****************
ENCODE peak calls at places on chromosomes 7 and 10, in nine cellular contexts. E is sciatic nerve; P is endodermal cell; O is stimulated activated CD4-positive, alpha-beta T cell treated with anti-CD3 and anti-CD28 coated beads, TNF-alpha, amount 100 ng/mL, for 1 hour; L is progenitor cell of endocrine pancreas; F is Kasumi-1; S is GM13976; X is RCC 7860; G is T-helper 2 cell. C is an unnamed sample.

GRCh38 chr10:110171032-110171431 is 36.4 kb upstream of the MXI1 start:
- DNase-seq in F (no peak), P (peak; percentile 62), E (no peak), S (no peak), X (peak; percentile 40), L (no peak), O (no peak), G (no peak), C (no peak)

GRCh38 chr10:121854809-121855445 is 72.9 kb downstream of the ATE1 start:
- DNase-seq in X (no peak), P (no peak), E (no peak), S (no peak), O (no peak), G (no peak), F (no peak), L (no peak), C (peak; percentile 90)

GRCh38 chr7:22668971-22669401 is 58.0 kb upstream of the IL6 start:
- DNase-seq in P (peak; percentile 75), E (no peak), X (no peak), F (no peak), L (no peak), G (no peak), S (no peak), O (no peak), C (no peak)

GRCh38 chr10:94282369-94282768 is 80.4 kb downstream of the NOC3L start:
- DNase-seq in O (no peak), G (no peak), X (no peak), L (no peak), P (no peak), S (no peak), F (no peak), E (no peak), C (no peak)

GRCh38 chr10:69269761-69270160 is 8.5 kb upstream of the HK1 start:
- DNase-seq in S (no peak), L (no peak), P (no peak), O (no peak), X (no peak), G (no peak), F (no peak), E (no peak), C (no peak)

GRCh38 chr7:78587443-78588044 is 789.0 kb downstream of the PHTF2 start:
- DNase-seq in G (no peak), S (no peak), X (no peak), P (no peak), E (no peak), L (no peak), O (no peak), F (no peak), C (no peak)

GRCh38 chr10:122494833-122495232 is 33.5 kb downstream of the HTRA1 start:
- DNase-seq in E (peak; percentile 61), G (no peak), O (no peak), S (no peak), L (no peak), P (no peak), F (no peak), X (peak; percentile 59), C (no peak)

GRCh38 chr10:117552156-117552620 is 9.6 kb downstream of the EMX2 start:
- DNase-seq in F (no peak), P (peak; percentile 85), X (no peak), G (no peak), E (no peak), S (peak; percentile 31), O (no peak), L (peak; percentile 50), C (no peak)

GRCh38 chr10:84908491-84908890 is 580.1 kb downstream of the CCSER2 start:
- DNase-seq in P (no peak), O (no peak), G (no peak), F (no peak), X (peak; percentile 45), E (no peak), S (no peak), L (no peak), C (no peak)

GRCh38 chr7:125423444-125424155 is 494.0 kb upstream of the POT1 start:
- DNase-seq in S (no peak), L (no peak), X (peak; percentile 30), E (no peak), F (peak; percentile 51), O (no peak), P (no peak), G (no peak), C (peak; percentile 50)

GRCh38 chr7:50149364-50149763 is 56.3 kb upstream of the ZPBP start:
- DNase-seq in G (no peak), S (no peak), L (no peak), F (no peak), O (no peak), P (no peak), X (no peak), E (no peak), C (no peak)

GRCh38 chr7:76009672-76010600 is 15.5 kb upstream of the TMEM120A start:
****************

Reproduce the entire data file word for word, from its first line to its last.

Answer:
ENCODE peak calls at places on chromosomes 7 and 10, in nine cellular contexts. E is sciatic nerve; P is endodermal cell; O is stimulated activated CD4-positive, alpha-beta T cell treated with anti-CD3 and anti-CD28 coated beads, TNF-alpha, amount 100 ng/mL, for 1 hour; L is progenitor cell of endocrine pancreas; F is Kasumi-1; S is GM13976; X is RCC 7860; G is T-helper 2 cell. C is an unnamed sample.

GRCh38 chr10:110171032-110171431 is 36.4 kb upstream of the MXI1 start:
- DNase-seq in F (no peak), P (peak; percentile 62), E (no peak), S (no peak), X (peak; percentile 40), L (no peak), O (no peak), G (no peak), C (no peak)

GRCh38 chr10:121854809-121855445 is 72.9 kb downstream of the ATE1 start:
- DNase-seq in X (no peak), P (no peak), E (no peak), S (no peak), O (no peak), G (no peak), F (no peak), L (no peak), C (peak; percentile 90)

GRCh38 chr7:22668971-22669401 is 58.0 kb upstream of the IL6 start:
- DNase-seq in P (peak; percentile 75), E (no peak), X (no peak), F (no peak), L (no peak), G (no peak), S (no peak), O (no peak), C (no peak)

GRCh38 chr10:94282369-94282768 is 80.4 kb downstream of the NOC3L start:
- DNase-seq in O (no peak), G (no peak), X (no peak), L (no peak), P (no peak), S (no peak), F (no peak), E (no peak), C (no peak)

GRCh38 chr10:69269761-69270160 is 8.5 kb upstream of the HK1 start:
- DNase-seq in S (no peak), L (no peak), P (no peak), O (no peak), X (no peak), G (no peak), F (no peak), E (no peak), C (no peak)

GRCh38 chr7:78587443-78588044 is 789.0 kb downstream of the PHTF2 start:
- DNase-seq in G (no peak), S (no peak), X (no peak), P (no peak), E (no peak), L (no peak), O (no peak), F (no peak), C (no peak)

GRCh38 chr10:122494833-122495232 is 33.5 kb downstream of the HTRA1 start:
- DNase-seq in E (peak; percentile 61), G (no peak), O (no peak), S (no peak), L (no peak), P (no peak), F (no peak), X (peak; percentile 59), C (no peak)

GRCh38 chr10:117552156-117552620 is 9.6 kb downstream of the EMX2 start:
- DNase-seq in F (no peak), P (peak; percentile 85), X (no peak), G (no peak), E (no peak), S (peak; percentile 31), O (no peak), L (peak; percentile 50), C (no peak)

GRCh38 chr10:84908491-84908890 is 580.1 kb downstream of the CCSER2 start:
- DNase-seq in P (no peak), O (no peak), G (no peak), F (no peak), X (peak; percentile 45), E (no peak), S (no peak), L (no peak), C (no peak)

GRCh38 chr7:125423444-125424155 is 494.0 kb upstream of the POT1 start:
- DNase-seq in S (no peak), L (no peak), X (peak; percentile 30), E (no peak), F (peak; percentile 51), O (no peak), P (no peak), G (no peak), C (peak; percentile 50)

GRCh38 chr7:50149364-50149763 is 56.3 kb upstream of the ZPBP start:
- DNase-seq in G (no peak), S (no peak), L (no peak), F (no peak), O (no peak), P (no peak), X (no peak), E (no peak), C (no peak)

GRCh38 chr7:76009672-76010600 is 15.5 kb upstream of the TMEM120A start: